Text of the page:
Today's post is Day 3 of the "How to Become a Better Mom" iDisciple Growth Trax.
An Overloaded Life
We were reminded yesterday that although it may not always seem immediately evident, we really do make a big difference in our kids’ lives. Sometimes, though, we can get overloaded in all the things we try to do for our families. Part of being a great mom is prioritizing what you do to make sure you’re spending time on the right things.
"Be sure you know the condition of your flocks, give careful attention to your herds." Proverbs 27:23 (NIV)
We crammed suitcases, backpacks and tote bags on a luggage cart and raced to the ticket counter. Late for our flight, we thought it would save time to put everything on one cart and run.
Every few steps, something started slipping. My husband was pushing, I was pulling - both of us trying to balance the overloaded cart. We were doing okay until we approached the elevator.
Our oldest son, seven at the time, held the elevator door open. But, as we went over the sloped curb bags started falling. Robbie, who was three and had a broken foot, stopped in front of the cart. My husband didn't see him as he reached for a slipping bag and ran over Robbie's foot.
Robbie screamed, my husband yelled for help and the elevator beeped to tell us the door had been open too long. Our son Josh started crying in fear. Within seconds, we were in a total meltdown.
If only ... if only we had left our hotel with extra time, if only we had anticipated the wait at the rental car return, if only we hadn't overloaded the cart, if only we hadn't gotten frustrated with scared and hurt children.
Regrets weighed heavy as we ran to our gate, making our flight with seconds to spare.
I wish that day was an exception, but during that time in my life I always tried to do one last thing before leaving the house, fit one more errand into an already busy afternoon, or take on more than I could handle.
The problem? I had an overloaded life.
My responsibilities outweighed my capacity to manage them. Every day I was frustrated — at myself, my home, husband and children. Why couldn't anyone get it together?! Why didn't the demands stop? Why did everyone NEED me so much?!
The day came when I couldn't deny reality any more. I couldn't blame, find excuses or procrastinate. I was falling apart, and my family was suffering. My techniques had to stop.
Proverbs 27:23 says, "Know the condition of your flocks, give careful attention to your herds." That's just what I needed to do. Although it was painful, I took an honest look at all my responsibilities, projects, priorities and tasks, and paid careful attention to what I was doing well and what I was neglecting.
I listed things I needed to do for home, work, family. What needed to be done now, and future projects. I recorded volunteer responsibilities at school and church. It took days, as things came to mind that I'd forgotten. When I was done I wanted to burn it and start over - it was that overwhelming.
Instead, I started to edit. After spending lots of time in prayer, seeking God's will in that season of my life, I crossed through responsibilities I didn't feel called to any more, and things other people could do. I whittled my list down to what I could manage given my priorities as a wife and mom of three little boys.
Some things could be edited out of my life immediately, while other commitments needed to be fulfilled before I removed them from my schedule.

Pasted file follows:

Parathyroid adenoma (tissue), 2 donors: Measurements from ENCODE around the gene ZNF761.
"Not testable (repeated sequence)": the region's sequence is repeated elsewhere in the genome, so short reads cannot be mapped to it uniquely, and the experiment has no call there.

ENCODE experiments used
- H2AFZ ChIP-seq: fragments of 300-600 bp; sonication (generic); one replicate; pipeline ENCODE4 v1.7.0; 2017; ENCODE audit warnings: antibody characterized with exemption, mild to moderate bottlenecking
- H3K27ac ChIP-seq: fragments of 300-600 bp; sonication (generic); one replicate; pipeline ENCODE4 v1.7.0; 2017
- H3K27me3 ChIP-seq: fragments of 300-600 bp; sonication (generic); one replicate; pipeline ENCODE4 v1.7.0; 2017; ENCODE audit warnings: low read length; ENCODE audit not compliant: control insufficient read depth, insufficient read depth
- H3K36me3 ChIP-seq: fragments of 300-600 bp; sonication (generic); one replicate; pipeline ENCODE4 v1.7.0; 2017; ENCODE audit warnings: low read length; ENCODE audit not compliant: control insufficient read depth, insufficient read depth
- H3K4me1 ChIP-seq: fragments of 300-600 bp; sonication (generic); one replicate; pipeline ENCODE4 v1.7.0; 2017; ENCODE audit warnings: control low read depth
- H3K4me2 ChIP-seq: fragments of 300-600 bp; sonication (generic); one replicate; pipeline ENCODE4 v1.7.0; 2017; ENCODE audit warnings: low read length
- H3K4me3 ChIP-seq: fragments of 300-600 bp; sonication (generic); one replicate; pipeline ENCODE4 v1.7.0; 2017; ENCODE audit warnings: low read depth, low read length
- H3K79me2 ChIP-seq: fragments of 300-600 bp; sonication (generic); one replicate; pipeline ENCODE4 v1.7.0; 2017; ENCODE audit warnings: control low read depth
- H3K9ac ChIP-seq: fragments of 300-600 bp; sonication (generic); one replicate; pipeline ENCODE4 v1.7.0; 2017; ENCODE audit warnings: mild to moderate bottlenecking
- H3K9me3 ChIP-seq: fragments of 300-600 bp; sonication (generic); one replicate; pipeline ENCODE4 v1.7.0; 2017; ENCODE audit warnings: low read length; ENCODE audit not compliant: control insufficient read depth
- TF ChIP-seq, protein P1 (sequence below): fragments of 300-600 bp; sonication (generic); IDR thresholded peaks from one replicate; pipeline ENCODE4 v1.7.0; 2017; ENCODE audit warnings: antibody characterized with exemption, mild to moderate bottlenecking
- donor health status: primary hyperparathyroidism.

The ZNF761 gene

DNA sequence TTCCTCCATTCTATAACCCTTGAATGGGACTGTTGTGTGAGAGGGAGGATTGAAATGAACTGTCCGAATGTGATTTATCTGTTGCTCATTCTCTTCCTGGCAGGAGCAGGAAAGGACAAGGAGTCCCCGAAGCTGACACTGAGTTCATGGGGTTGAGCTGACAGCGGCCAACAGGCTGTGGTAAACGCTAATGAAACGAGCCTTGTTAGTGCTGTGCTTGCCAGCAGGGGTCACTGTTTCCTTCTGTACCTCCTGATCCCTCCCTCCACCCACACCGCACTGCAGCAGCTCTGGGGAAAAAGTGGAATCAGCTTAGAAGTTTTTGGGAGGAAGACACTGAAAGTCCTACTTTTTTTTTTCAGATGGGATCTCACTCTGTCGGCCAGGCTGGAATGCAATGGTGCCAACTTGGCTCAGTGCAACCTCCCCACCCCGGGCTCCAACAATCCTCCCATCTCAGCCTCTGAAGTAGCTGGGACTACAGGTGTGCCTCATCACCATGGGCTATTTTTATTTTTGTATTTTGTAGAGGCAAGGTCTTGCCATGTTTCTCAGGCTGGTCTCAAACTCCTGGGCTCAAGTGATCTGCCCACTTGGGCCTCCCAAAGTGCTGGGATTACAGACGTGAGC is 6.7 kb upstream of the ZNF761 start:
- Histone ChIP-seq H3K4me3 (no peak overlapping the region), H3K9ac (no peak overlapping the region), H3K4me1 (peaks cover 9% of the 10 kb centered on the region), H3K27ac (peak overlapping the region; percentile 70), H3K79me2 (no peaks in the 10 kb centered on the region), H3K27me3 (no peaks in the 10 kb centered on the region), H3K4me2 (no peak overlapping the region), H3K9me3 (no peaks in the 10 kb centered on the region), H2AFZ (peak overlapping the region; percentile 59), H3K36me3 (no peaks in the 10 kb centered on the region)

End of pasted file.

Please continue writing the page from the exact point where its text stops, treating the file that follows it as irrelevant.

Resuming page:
Finally life became manageable. The underlying anxiety that I "should" be doing something all the time ceased. My never-ending list became a "Project" list I manage weekly. And from that list I pull the tasks that become my to-do list for the week or day.
God has since added two girls to our family through adoption, so now I'm the mother of five. And they all still need me. But, by knowing the condition of my flocks, I'm able to manage the controllable parts of my life so I can better deal with the uncontrollable parts.
I'll probably always deal with the tendency to believe I can do more than I really can. But I've realized my optimism can hurt me and my loved ones if I don't balance it with wisdom and a careful look at the reality of my life at this present moment. I've learned the hard way - an overloaded life leads to meltdowns. But a well-managed life leads to balance and peace.
Dear Lord, You know how crazy and out of control my life can be. But You've called me to a well-managed life. Help me manage better what I can control, and in doing so, prepare for what I can't control. I need Your wisdom and discernment today. In Jesus' Name, Amen.
Do you feel overloaded and overwhelmed? Take a personal assessment by writing down everything you need to do. Then prayerfully consider what needs to be edited out of your schedule.
What changes can I make so I have more balance and peace?
Luke 12:42-43, "The Lord answered, ‘Who then is the faithful and wise manager, whom the master puts in charge of his servants to give them their food allowance at the proper time? It will be good for that servant whom the master finds doing so when he returns.'" (NIV)
Father, you know how crazy and out of control my life can be. But you've called me to a well-managed life. Help me to better manage what I can control, and in doing so, prepare for what I can't control. I need your wisdom and discernment today. In Jesus name, amen.
What changes can I make to have more peace and balance?
Take a personal assessment by writing down everything you need to do. Then prayerfully consider what needs to be edited out of your schedule.
Do you feel overloaded and overwhelmed? A well-managed life leads to peace and balance. Without a doubt, balancing your time takes some significant effort and discipline, but it’s a critical part of becoming a better mom. Tomorrow’s post shows how one busy mom intentionally sets aside time each day to achieve the balance and peace we all crave.